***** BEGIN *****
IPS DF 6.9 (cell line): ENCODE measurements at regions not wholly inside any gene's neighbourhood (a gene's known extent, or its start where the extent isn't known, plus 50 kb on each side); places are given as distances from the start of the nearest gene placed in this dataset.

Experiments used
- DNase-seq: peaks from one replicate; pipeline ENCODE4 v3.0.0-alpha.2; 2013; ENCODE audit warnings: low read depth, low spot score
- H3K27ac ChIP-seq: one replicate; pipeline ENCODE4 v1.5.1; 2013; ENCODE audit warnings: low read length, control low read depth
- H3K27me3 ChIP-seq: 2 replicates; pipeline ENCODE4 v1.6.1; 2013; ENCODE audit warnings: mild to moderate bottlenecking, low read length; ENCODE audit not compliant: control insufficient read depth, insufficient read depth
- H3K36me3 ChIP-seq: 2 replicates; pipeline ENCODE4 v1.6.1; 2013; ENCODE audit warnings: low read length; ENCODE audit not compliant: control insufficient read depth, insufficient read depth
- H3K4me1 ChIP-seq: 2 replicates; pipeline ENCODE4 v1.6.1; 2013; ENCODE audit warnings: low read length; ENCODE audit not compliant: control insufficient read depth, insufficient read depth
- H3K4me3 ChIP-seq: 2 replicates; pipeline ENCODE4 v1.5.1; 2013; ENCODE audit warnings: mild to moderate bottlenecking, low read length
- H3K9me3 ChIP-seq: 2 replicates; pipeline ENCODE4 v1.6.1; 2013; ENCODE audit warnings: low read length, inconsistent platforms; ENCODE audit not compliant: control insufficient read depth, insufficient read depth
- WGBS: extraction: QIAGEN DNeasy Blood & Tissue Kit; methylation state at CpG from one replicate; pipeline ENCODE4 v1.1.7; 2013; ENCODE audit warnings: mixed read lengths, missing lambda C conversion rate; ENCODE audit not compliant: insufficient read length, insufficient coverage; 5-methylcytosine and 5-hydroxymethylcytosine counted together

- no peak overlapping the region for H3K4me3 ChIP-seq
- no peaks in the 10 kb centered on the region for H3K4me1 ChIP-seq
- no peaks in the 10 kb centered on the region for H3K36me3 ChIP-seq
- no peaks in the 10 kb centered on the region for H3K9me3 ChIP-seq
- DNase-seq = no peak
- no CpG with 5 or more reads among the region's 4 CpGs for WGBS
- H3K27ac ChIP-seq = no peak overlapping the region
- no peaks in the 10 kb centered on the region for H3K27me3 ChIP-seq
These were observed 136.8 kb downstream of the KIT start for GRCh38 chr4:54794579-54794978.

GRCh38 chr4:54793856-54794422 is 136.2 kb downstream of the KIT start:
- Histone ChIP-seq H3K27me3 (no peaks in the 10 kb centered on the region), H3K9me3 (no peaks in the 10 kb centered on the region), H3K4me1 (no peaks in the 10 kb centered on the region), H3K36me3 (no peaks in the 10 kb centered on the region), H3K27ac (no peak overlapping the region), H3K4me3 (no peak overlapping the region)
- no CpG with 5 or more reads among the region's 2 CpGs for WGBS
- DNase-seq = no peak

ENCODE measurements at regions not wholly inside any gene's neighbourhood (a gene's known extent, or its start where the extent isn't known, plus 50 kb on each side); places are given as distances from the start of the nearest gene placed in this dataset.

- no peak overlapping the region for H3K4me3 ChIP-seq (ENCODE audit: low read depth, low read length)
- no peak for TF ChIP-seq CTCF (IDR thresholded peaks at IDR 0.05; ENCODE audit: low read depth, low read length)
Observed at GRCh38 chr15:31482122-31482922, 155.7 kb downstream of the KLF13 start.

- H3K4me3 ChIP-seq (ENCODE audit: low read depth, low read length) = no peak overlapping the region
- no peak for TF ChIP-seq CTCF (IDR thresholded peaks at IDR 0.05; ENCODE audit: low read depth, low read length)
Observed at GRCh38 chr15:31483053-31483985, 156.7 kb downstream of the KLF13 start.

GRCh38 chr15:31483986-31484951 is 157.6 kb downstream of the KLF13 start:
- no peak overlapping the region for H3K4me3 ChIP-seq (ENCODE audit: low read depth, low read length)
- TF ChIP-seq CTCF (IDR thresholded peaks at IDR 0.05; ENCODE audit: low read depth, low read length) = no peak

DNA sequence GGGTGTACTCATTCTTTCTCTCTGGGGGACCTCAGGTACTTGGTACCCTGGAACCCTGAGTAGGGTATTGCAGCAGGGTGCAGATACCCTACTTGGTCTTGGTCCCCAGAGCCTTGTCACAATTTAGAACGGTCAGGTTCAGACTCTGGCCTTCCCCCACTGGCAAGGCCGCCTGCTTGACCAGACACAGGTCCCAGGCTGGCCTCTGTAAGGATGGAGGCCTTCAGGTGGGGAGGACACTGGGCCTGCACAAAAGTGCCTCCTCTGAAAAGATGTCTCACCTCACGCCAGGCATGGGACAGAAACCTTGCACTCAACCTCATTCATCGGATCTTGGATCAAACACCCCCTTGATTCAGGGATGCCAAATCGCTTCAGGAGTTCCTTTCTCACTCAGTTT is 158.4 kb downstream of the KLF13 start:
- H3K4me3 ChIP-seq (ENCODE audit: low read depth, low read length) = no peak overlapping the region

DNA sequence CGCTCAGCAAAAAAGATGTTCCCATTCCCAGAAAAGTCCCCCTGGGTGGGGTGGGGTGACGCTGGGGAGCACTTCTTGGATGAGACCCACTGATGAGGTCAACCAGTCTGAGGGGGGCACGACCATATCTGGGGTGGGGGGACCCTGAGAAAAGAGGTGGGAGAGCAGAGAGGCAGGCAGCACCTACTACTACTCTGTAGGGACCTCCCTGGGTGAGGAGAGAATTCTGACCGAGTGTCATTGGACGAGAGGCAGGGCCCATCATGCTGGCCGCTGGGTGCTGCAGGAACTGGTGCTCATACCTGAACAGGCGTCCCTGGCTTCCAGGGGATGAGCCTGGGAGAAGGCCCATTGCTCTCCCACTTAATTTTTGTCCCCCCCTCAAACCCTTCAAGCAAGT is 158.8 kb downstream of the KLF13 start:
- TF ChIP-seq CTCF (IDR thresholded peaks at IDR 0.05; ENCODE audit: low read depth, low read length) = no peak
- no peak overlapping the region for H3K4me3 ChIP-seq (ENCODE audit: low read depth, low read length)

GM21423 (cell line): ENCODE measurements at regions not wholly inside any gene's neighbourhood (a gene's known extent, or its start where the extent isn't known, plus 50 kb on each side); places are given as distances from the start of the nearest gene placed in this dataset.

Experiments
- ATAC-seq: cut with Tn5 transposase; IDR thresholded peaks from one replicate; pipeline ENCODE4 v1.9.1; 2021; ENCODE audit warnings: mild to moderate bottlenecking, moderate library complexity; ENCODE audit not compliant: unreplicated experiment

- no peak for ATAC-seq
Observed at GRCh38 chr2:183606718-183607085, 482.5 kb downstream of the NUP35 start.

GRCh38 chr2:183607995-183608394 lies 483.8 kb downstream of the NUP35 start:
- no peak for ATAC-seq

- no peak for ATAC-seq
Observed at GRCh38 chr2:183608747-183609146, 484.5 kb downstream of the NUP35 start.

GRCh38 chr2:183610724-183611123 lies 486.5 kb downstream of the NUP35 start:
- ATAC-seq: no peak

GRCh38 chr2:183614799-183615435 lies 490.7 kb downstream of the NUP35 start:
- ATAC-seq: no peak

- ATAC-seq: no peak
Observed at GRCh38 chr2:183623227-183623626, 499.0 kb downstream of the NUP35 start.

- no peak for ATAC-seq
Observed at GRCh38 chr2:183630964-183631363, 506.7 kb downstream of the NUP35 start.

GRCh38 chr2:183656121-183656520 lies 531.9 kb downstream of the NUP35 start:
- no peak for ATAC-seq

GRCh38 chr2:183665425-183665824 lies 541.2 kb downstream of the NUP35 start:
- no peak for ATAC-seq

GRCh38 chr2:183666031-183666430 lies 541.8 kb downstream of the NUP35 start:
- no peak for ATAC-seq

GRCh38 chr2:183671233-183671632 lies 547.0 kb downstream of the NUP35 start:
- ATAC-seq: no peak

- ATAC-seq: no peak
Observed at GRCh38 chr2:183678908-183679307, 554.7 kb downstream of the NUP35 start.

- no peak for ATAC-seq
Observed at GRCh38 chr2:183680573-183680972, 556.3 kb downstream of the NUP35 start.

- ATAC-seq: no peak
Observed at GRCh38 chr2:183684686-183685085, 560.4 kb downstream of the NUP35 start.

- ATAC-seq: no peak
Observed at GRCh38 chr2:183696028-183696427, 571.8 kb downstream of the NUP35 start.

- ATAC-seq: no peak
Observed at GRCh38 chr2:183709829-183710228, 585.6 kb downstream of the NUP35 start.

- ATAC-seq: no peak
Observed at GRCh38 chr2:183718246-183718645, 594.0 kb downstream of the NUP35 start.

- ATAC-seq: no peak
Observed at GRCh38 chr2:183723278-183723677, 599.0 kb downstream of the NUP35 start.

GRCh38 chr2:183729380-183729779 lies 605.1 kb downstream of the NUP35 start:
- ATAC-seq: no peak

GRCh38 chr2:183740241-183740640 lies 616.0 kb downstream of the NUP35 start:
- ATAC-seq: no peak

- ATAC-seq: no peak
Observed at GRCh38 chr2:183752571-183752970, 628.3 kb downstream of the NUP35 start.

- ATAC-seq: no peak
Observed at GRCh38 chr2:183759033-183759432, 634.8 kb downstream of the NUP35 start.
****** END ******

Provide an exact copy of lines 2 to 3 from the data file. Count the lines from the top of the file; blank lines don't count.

Experiments used
- DNase-seq: peaks from one replicate; pipeline ENCODE4 v3.0.0-alpha.2; 2013; ENCODE audit warnings: low read depth, low spot score